My first ever attempt at icing. Look at that jaunty little peak!

Who knows where this will lead?

Europhile!

It’s like eight little pats of butter atop a cake. Which makes it the BEST kind of cake.

A beautiful flower? Or an angry lion’s mane as seen from above?

I then added some embellishment with sugar decorations.

VERDICT:

Taste:

The buttercream is delicious, creamy and sweet. The texture was perfect for piping.

Recipe pros:

I’m really pleased with these. It wasn’t nearly as difficult as I’d thought, and it was fun being a bit more creative with the cakes. The buttercream recipe was flawless and yielded plenty of icing. It was helpful watching the icing videos online instead of just having written instructions. The sugar decorations worked like magic in pulling the cake designs together.

Recipe cons:

I can’t think of any. Oh wait, yes I can. The buttercream is so moreish I ate quite a lot of the leftovers once I’d finished the piping. Then I got a tummyache. So, yeah, that. (Admittedly this is less of a recipe-con and more of a personal failing.)

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Chocolate Crackle Cookies

28 Feb

Martha Stewart eh? America’s original domestic goddess. Like a sunnier, less boozy version of our very own Delia Smith. Oh she’s had her struggles alright – that stint in prison after lying about a stock sale for example – but she’s since bounced back better than ever, with new TV shows, books, a cameo appearance on Ugly Betty, and (if Wikipedia is to be believed) a range of prefab houses bearing her name.

But the best thing about Martha Stewart? The broad’s got banging hair. Now this will definitely out me as terminally uncool, but I really covert M-Stew’s ‘do. So shiny, so flippy. Love. It.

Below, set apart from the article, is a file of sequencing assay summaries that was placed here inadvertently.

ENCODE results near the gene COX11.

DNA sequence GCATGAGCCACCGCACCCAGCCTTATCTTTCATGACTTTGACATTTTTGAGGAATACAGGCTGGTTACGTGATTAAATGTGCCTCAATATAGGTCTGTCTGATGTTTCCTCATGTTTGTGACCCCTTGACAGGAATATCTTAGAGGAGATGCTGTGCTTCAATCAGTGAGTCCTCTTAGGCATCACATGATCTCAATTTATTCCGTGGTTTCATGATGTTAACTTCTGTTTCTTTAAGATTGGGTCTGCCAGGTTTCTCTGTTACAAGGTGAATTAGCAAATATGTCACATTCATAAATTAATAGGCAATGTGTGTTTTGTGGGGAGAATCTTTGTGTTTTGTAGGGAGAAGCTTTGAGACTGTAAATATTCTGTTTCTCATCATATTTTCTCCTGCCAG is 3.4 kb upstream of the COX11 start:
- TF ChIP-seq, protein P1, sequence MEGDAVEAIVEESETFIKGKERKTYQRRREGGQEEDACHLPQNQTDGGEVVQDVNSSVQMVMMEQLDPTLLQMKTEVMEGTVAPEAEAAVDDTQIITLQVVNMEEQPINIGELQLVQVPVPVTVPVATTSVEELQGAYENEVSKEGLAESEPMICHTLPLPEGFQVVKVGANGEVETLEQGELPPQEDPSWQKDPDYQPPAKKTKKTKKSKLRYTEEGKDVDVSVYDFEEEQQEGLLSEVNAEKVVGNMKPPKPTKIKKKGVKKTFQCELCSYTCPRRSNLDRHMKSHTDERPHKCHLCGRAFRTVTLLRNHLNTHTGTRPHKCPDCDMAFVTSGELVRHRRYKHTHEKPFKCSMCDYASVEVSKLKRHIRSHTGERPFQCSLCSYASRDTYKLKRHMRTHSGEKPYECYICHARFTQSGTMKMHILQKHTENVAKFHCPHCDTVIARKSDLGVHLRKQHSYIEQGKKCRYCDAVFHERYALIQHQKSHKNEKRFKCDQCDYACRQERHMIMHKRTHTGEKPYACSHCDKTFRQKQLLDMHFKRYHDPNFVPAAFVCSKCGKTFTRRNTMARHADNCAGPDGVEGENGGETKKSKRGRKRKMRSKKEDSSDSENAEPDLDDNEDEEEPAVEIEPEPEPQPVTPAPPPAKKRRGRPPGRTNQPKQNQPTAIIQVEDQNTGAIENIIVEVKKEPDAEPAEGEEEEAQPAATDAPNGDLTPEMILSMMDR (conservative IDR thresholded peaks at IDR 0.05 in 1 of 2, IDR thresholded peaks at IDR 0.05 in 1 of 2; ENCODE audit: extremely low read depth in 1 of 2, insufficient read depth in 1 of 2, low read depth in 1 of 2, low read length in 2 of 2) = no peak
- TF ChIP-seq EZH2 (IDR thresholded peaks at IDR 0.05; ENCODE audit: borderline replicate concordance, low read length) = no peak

Maybe she's born with it?

The second best thing about The Marthster? These chocolate crackle cookies [click the link for the recipe]. They look so cute and contain lottsa chocolate. This is known as a Win Win situation.

First things first: Sift the flour, cocoa, baking powder, and salt.

Sweaty Room temperature butter. Good grief, did I really use this much?

Of course I did! Can’t get enough of this wonderful stuff!

Butter and sugar ready to be beaten. But woe, the butter seems to be too hard.

The electric mixer is less than useless, so I resort to ye olde fashioned method (aka using a fork). I am surprisingly proficient.

Add melted chocolate. (Here’s the chocolate I melted earlier.)

Blend until delicious. Try to refrain from licking the beaters.

The mixture should be smooth and velvety. The chocolate equivalent of this rabbit:

N.B. This rabbit is velveteen, which is basically a cheap version of velvet. Like pleather, or suedette. Therefore you should actually aim for your chocolate mixture to be an upmarket version of this rabbit.


Separate the mixture into four parts and wrap each one in clingfilm.